WASHINGTON (November 14, 2001) - A recent poll conducted by an independent polling firm for The Humane Society of the United States (HSUS) indicates that Americans strongly oppose animal research and testing when it involves significant pain and distress to animals.
The survey found that 75 percent of people disapprove, and most strongly disapprove, of experiments that subject animals to severe pain and distress. Sixty percent, or six out of every ten Americans, oppose experiments that cause even moderate pain and distress. Thirty-three percent, or one-third, of those surveyed oppose research and testing that involves little or no pain or distress to animals.
These results are in line with previous surveys that show a substantial decrease in public support for testing and research that causes animal suffering. A 1999 British survey found that public support for research on mice and monkeys declined as much as 35 percent when the animals were subjected to pain, illness, or surgery. Similarly, support for animal research among psychologists and psychology students in America declined by 43 to 50 percent when the animal research or testing involved pain and death.
"The general public and scientists alike are troubled by the fact that animals are suffering from pain, fear, and anxiety in the course of biomedical experimentation," says Martin Stephens, Ph.D., vice president of animal research issues for The HSUS. "This concern led to the passage of the Animal Welfare Act and its subsequent amendments, which mandates attention to reducing any likely pain and distress suffered by research animals. But much more can be done to improve the implementation and oversight of this law."
The HSUS has launched a "Pain & Distress Initiative" to press for more aggressive implementation of Animal Welfare Act requirements. The HSUS is pressing government officials, scientists, and laboratory animal caregivers to take more substantial action to eliminate all significant pain and suffering from the lives of the approximately twenty million animals used annually in research.
The Initiative has several goals, two of which concern the reporting of pain and distress by institutions. First, it seeks to improve the system by which the U.S. Department of Agriculture (USDA), the agency responsible for monitoring compliance with the Animal Welfare Act, classifies animal pain and distress.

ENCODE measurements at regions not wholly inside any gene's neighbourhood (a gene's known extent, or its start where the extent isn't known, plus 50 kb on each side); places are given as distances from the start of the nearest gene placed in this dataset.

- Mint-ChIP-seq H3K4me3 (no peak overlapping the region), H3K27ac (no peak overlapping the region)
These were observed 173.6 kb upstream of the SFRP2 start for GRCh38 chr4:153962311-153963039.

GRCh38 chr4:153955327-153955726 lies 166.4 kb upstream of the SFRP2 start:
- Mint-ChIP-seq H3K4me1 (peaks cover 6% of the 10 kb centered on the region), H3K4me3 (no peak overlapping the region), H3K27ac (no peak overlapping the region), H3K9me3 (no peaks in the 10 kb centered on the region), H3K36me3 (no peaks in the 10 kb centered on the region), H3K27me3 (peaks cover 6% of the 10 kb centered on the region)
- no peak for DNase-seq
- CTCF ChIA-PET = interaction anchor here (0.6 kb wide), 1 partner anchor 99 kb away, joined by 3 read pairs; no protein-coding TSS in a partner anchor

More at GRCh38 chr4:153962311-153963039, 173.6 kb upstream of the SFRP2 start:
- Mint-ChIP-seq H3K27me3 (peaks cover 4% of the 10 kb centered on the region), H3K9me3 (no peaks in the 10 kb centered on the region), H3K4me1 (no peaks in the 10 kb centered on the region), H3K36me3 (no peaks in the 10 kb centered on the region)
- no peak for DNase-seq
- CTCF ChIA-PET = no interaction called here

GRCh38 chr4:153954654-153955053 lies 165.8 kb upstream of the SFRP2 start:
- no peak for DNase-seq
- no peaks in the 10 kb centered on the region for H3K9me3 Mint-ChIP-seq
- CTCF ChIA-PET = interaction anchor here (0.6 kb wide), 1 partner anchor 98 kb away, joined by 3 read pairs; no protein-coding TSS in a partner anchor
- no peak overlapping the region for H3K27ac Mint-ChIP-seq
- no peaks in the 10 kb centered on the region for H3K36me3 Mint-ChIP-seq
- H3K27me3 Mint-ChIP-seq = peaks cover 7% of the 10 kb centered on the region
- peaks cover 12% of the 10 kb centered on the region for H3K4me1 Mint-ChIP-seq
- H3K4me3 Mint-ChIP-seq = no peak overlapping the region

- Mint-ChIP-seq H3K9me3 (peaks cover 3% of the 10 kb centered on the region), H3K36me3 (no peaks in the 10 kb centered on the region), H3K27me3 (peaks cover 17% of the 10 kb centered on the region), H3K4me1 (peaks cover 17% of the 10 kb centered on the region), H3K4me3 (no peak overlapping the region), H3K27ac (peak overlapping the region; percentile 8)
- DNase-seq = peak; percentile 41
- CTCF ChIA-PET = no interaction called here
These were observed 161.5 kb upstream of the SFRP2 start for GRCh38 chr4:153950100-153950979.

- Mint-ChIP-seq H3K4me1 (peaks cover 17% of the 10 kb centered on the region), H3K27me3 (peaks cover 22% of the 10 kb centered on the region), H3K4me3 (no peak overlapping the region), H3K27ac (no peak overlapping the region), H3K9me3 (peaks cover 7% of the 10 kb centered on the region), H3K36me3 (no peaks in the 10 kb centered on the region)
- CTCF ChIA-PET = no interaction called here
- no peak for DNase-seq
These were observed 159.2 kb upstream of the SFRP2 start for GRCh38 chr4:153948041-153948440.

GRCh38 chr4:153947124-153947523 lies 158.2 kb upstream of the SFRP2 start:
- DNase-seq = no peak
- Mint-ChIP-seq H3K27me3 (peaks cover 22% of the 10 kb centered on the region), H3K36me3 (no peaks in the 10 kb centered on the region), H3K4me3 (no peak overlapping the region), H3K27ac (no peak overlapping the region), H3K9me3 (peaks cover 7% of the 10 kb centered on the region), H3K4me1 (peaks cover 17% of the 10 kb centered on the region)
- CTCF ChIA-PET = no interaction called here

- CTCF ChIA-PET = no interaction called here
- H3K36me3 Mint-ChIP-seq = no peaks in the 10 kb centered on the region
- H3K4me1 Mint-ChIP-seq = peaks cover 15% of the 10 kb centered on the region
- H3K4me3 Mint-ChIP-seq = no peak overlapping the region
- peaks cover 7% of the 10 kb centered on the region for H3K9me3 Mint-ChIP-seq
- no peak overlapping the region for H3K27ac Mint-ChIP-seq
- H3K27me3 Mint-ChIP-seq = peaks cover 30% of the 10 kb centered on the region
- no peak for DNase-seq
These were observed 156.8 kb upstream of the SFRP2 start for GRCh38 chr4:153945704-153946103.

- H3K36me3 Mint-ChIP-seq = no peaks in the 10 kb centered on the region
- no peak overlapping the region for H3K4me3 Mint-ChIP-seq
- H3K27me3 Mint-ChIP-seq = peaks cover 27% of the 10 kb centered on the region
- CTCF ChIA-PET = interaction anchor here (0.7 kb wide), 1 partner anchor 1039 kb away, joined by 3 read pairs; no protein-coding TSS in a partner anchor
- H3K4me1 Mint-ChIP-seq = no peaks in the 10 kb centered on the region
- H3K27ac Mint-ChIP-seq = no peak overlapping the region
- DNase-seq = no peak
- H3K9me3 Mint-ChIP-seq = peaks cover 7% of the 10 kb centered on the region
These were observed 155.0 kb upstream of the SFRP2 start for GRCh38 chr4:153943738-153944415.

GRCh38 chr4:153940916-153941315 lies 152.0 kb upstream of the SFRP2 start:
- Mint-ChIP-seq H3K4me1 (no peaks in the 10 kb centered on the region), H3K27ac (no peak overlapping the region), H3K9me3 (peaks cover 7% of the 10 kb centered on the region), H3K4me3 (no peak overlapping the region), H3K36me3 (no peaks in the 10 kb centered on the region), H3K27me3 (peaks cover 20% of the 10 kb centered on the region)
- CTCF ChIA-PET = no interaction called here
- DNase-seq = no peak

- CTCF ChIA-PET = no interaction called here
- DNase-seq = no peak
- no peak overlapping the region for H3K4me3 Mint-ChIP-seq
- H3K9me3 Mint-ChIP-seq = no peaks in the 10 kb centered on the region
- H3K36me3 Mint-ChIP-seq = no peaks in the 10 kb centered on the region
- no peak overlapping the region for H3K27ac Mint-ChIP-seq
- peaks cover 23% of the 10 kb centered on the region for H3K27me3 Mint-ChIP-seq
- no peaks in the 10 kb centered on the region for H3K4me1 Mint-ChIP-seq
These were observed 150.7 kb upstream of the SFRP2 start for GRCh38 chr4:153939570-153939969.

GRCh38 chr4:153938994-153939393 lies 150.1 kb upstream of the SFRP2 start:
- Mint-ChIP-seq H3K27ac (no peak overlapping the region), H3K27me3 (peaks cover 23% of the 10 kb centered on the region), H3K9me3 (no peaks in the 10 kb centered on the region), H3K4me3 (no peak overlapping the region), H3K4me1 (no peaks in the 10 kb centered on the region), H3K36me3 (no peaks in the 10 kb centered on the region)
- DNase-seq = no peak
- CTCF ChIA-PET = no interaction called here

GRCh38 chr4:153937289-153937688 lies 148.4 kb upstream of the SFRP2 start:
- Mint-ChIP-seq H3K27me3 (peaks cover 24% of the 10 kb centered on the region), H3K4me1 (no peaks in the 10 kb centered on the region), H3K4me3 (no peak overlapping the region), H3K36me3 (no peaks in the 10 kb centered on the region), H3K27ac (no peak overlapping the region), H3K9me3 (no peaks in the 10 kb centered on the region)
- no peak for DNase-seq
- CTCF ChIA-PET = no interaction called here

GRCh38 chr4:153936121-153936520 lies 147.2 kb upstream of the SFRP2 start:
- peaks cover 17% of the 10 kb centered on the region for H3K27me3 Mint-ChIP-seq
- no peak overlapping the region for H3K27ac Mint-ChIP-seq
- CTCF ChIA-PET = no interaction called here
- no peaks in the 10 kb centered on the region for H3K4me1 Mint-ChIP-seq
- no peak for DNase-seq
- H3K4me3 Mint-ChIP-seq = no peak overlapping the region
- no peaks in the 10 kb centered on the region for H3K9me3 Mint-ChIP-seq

The current reporting system is completely inadequate. For example, it does not address the levels of pain and distress the animals actually experience, so we cannot focus on the most problematic research and testing.
Second, The HSUS wants the USDA and the research institutions to improve the accuracy of reporting laboratory animal pain and distress. An HSUS analysis of reports issued to the USDA by facilities conducting animal research found substantial evidence that institutions in the U.S. significantly under-report laboratory animal pain and distress. A few comparisons highlight this issue:
* For 1996-98, the top fifty U.S. non-profit research institutions (based on National Institutes of Health funding) reported that less than one percent of animals used in research were subjected to unalleviated pain and distress.
* These reports are at odds with publications produced by scientists from some of these institutions that describe procedures and conditions that almost certainly caused significant pain and distress.
* Recent U.S. statistics report that only about ten percent of research animals experience any pain and distress.
* In comparison, countries with more meaningful reporting requirements cite much higher percentages of animals experiencing substantial pain and distress in research: The Netherlands, Switzerland, and Canada report that approximately 30 percent to 45 percent of research animals experience significant pain and distress.
* These discrepancies appear to be due to failings in the U.S. reporting system, rather than to differences in the type of research or the extent of administration of drugs to relieve pain and distress.
"The first step in eradicating suffering from the lives of animals used in research is acknowledging that these animals are indeed suffering," stated Stephens. "Animal suffering is often considered to be an unfortunate byproduct of biomedical research. However, it is much more than that. Not only is much laboratory animal suffering unnecessary, it also interferes with the research itself and makes the results less meaningful. There are real, relatively simple, and immediate steps that can be taken to improve the quality of life for the suffering laboratory animals and also improve the quality of biomedical science. This is what both the public and the scientific community want."
For more information on animal research issues or the "Pain and Distress Initiative," call The HSUS at 202-452-1100 or visit the Web at www.hsus.org.
Contact: Howard White:(301) 258-3072 or Martin Stephens:(301) 258-3040